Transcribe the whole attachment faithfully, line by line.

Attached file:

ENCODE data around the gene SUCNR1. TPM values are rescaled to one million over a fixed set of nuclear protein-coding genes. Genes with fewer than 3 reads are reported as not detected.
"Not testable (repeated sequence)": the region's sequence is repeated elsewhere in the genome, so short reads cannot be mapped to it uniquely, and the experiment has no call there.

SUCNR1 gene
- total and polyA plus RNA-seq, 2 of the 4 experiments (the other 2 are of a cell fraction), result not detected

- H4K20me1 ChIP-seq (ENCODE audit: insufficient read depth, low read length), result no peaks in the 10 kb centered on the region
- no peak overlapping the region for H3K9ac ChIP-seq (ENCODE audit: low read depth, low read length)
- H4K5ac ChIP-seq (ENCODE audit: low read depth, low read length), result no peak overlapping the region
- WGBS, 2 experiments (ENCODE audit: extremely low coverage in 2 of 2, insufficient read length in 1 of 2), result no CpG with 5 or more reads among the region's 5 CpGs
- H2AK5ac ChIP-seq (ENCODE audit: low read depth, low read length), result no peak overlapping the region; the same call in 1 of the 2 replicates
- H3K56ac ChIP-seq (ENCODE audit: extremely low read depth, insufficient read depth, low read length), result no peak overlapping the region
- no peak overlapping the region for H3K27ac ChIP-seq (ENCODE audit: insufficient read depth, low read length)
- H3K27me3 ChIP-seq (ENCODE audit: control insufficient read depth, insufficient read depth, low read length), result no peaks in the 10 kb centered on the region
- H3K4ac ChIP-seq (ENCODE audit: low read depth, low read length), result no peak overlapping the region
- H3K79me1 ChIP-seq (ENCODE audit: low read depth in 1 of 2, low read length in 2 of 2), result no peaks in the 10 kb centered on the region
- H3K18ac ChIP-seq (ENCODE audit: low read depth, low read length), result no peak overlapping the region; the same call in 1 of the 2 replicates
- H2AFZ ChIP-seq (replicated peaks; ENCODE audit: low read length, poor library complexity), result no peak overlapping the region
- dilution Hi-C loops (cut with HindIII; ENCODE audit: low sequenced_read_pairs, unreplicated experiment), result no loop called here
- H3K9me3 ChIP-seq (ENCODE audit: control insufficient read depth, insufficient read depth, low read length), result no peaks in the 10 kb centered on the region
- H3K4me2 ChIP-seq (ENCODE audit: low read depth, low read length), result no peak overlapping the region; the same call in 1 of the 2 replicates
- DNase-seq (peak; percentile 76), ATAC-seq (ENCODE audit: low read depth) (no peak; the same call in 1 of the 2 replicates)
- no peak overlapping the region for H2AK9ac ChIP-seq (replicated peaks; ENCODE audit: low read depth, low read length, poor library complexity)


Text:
ENCODE data around the gene SUCNR1. TPM values are rescaled to one million over a fixed set of nuclear protein-coding genes. Genes with fewer than 3 reads are reported as not detected.
"Not testable (repeated sequence)": the region's sequence is repeated elsewhere in the genome, so short reads cannot be mapped to it uniquely, and the experiment has no call there.

SUCNR1 gene
- total and polyA plus RNA-seq, 2 of the 4 experiments (the other 2 are of a cell fraction), result not detected

- H4K20me1 ChIP-seq (ENCODE audit: insufficient read depth, low read length), result no peaks in the 10 kb centered on the region
- no peak overlapping the region for H3K9ac ChIP-seq (ENCODE audit: low read depth, low read length)
- H4K5ac ChIP-seq (ENCODE audit: low read depth, low read length), result no peak overlapping the region
- WGBS, 2 experiments (ENCODE audit: extremely low coverage in 2 of 2, insufficient read length in 1 of 2), result no CpG with 5 or more reads among the region's 5 CpGs
- H2AK5ac ChIP-seq (ENCODE audit: low read depth, low read length), result no peak overlapping the region; the same call in 1 of the 2 replicates
- H3K56ac ChIP-seq (ENCODE audit: extremely low read depth, insufficient read depth, low read length), result no peak overlapping the region
- no peak overlapping the region for H3K27ac ChIP-seq (ENCODE audit: insufficient read depth, low read length)
- H3K27me3 ChIP-seq (ENCODE audit: control insufficient read depth, insufficient read depth, low read length), result no peaks in the 10 kb centered on the region
- H3K4ac ChIP-seq (ENCODE audit: low read depth, low read length), result no peak overlapping the region
- H3K79me1 ChIP-seq (ENCODE audit: low read depth in 1 of 2, low read length in 2 of 2), result no peaks in the 10 kb centered on the region
- H3K18ac ChIP-seq (ENCODE audit: low read depth, low read length), result no peak overlapping the region; the same call in 1 of the 2 replicates
- H2AFZ ChIP-seq (replicated peaks; ENCODE audit: low read length, poor library complexity), result no peak overlapping the region
- dilution Hi-C loops (cut with HindIII; ENCODE audit: low sequenced_read_pairs, unreplicated experiment), result no loop called here
- H3K9me3 ChIP-seq (ENCODE audit: control insufficient read depth, insufficient read depth, low read length), result no peaks in the 10 kb centered on the region
- H3K4me2 ChIP-seq (ENCODE audit: low read depth, low read length), result no peak overlapping the region; the same call in 1 of the 2 replicates
- DNase-seq (peak; percentile 76), ATAC-seq (ENCODE audit: low read depth) (no peak; the same call in 1 of the 2 replicates)
- no peak overlapping the region for H2AK9ac ChIP-seq (replicated peaks; ENCODE audit: low read depth, low read length, poor library complexity)